“Back to School” is taking on a whole new meaning as Mount Mary University is being reimagined as an intergenerational campus. 

Sister Ellen Lorenz, former President of Mount Mary University, is looking forward to returning to campus in 2021– this time as a resident. She will be joined by a number of other members of the School Sisters of Notre Dame, single mothers who are also Mount Mary students as well as independent-living individuals and couples.

Sister Ellen and the others will be part of the foundation of the imagined intergenerational campus. Mount Mary seeks to embrace the concept that the coming together of different generations – and different backgrounds – can enrich lifelong living, as well as learning.

Sister Ellen said coming back to campus after serving as academic dean from 1976 to 1979 and as President from 1979 to 1987 will offer her new opportunities.

“When I think about it,” she said, “I was too busy to take advantage of many things such as the wonderful art classes, the speakers and other opportunities.”

Sister Ellen said she will delve into those and more while extending her tutoring activities and collaborating on social justice issues.

“I have a lot of time to think about the move and how it will be better for me and other sisters in terms of our physical and mental health,” she said, emphasizing the interaction with others living on campus, especially children and “looking at the world through their eyes.”

trinity woods updateA three-pronged partnership
The sea-change in campus interactions is the result of a cooperative $45 million venture between Mount Mary University, the School Sisters of Notre Dame, and the Milwaukee Catholic Home.  Mount Mary President Christine Pharr said the idea began a few years ago.

“The sisters had been thinking about what would happen because their numbers were dwindling and their Elm Grove property was hard to keep-up financially,” Pharr said. “This was an opportunity to develop a new way of thinking about education, bringing together people of all ages and backgrounds. There is a synergy in having students, children and seniors all together.”

That synergy is welcomed by Sister Debra Sciano, provincial of the Sisters of Notre Dame.

“The sisters are retired but they continue to tutor, write and mentor,” she said. “Spirituality is a significant piece of our lives and we have a history of service with women and children. There is so much potential.”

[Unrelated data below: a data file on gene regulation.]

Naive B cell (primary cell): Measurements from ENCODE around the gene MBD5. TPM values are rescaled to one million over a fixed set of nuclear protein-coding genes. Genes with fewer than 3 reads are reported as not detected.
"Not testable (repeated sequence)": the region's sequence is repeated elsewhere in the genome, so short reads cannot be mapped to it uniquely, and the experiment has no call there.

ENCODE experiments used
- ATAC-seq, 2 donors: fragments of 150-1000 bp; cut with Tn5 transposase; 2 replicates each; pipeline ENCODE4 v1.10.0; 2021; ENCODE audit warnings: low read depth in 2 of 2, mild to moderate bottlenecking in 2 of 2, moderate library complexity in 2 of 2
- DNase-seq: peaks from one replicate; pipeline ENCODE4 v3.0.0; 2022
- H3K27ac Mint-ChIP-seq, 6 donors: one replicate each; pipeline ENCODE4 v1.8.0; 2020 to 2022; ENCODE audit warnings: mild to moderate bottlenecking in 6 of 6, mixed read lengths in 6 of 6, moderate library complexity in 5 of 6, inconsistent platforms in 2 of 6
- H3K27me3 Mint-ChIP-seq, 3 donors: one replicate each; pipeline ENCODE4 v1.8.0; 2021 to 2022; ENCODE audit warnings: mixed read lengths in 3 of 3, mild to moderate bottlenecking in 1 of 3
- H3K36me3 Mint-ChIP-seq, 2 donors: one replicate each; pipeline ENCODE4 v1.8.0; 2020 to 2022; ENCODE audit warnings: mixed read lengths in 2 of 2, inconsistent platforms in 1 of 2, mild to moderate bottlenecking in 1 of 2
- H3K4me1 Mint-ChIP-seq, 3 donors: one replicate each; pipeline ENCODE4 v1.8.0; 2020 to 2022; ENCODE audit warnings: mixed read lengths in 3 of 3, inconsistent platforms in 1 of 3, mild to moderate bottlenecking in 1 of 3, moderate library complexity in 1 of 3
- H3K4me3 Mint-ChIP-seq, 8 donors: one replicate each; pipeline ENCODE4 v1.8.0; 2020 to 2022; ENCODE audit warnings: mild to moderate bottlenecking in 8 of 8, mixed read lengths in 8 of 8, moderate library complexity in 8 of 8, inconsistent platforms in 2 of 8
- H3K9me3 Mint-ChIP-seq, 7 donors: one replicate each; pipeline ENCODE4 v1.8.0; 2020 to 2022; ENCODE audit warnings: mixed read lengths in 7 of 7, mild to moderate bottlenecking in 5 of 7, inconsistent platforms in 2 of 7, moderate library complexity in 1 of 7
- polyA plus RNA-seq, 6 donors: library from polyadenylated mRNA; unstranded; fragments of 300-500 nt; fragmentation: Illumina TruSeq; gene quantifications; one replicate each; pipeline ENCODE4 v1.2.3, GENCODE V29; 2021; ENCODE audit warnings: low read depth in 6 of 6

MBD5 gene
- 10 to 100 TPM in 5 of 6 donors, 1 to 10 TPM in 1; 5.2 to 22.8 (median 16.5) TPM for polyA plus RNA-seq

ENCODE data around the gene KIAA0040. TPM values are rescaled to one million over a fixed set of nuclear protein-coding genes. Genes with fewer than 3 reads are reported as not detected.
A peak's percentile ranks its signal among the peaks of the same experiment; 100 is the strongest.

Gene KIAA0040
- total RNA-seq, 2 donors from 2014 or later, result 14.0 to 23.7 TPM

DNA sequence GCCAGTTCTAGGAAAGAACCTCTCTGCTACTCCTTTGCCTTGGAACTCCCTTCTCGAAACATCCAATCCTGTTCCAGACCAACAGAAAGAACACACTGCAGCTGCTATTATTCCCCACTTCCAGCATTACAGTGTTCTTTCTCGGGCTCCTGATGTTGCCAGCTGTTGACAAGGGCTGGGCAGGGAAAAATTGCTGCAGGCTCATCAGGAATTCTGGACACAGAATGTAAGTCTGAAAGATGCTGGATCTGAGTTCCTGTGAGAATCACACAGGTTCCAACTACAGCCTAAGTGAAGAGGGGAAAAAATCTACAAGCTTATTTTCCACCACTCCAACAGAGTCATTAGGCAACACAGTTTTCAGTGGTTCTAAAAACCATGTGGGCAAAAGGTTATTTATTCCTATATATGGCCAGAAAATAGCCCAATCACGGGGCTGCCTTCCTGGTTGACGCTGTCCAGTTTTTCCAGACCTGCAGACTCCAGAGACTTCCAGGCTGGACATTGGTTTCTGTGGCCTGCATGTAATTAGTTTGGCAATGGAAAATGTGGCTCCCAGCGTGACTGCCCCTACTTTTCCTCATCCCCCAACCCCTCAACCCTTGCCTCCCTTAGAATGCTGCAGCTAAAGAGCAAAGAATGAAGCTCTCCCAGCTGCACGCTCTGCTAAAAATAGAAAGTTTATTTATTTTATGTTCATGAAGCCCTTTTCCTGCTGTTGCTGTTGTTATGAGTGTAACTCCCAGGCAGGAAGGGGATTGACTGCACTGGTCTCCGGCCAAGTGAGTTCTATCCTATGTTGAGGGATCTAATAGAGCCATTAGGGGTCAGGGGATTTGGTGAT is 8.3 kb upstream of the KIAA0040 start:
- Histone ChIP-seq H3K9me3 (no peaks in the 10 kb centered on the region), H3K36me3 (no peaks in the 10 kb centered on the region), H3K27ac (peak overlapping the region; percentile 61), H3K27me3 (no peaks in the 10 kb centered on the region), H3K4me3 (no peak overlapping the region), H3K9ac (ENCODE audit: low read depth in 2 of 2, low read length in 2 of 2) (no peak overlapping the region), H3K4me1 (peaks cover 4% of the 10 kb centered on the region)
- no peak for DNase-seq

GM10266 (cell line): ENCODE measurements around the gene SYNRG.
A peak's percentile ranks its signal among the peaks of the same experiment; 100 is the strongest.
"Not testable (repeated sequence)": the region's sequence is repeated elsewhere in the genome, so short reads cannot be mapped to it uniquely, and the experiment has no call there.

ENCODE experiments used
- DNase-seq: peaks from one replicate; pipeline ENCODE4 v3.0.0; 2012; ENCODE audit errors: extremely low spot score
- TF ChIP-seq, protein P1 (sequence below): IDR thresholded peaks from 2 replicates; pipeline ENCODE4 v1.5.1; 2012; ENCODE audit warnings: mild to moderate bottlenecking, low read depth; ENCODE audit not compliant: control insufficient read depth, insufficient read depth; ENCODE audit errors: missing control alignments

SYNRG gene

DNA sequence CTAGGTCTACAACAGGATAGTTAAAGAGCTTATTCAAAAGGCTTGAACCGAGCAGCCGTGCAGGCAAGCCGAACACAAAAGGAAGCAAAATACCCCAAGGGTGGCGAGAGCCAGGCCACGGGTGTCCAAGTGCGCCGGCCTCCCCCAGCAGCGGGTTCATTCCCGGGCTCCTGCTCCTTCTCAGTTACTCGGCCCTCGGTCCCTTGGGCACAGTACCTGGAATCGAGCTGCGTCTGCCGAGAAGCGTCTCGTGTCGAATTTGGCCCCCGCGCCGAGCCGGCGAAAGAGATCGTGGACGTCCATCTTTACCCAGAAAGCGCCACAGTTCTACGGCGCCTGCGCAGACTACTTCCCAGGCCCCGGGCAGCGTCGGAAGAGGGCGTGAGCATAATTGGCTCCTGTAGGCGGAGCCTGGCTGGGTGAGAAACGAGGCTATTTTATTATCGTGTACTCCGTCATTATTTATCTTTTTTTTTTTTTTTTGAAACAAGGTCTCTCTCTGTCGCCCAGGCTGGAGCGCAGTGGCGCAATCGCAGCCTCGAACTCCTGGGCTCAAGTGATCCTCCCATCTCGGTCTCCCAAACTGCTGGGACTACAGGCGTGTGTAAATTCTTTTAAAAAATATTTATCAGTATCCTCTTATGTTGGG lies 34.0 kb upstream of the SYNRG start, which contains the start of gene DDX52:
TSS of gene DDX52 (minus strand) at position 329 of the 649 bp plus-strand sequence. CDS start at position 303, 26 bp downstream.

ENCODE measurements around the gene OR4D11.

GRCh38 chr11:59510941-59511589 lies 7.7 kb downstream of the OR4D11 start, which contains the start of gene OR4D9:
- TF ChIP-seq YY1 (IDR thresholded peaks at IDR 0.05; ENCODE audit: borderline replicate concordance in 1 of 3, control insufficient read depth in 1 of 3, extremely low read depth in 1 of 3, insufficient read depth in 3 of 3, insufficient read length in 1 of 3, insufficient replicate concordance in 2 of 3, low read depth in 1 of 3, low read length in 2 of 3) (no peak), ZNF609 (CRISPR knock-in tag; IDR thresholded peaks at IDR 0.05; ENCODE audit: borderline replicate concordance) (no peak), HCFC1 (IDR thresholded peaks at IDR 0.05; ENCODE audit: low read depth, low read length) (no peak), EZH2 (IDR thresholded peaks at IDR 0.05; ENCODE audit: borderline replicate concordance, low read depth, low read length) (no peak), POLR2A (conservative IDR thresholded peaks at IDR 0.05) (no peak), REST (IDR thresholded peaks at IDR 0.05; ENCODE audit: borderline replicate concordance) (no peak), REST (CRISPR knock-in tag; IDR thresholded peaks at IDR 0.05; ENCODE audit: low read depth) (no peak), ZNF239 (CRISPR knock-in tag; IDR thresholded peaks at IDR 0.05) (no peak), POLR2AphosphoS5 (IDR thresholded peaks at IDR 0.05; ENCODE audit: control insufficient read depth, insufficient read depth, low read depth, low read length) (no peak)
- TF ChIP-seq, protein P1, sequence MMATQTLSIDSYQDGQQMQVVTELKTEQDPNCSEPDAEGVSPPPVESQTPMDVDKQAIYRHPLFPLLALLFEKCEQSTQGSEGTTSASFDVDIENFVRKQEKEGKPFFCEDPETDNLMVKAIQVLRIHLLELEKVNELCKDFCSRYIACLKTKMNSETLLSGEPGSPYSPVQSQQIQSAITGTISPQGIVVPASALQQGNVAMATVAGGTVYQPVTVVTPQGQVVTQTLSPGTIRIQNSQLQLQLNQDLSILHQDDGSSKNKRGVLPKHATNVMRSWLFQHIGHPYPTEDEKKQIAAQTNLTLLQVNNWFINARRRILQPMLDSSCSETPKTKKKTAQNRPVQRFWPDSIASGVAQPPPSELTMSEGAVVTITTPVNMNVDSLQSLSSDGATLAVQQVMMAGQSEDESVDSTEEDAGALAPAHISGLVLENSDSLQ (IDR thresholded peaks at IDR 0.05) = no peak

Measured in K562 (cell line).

Realizing the potential of an intergenerational community required the support of Milwaukee Catholic Home, which for years has provided management and health care services to the sisters in Elm Grove. In fact. Sister Debra also served on the Catholic Home board. Milwaukee Catholic Home CEO Dave Fulcher said he is enthused about bringing his organization’s health care and senior lifestyle expertise to the campus.

“What’s unique about this campus that people want to live, contribute and connect,” Fulcher said. “It will be a unique living experience.”

To make that happen, the three CEOs formed a 501(c)(3) with the community’s title: Trilogy Woods, reflecting the three entities and giving a nod to the wooded area lining the Mount Mary campus’s north boundary along Burleigh street.

To make way for the new construction that includes a multi-story residence, the historically serene campus has been churned up considerably. One of the results was the removal of more than 250 diseased Scotch Pine trees that were reaching the end of their life. A 10-acre forested area at the northeast corner of the campus remains untouched.

Renovating the Campus Landscape

trinity woods renovationsMount Mary President Pharr noted attention is being paid to repurposing remains of those trees, installing new plantings while introducing permeable pavers, bio swales and a fountain to manage water runoff while preserving the campus aesthetics. The work is supported by a $10,000 sustainability grant.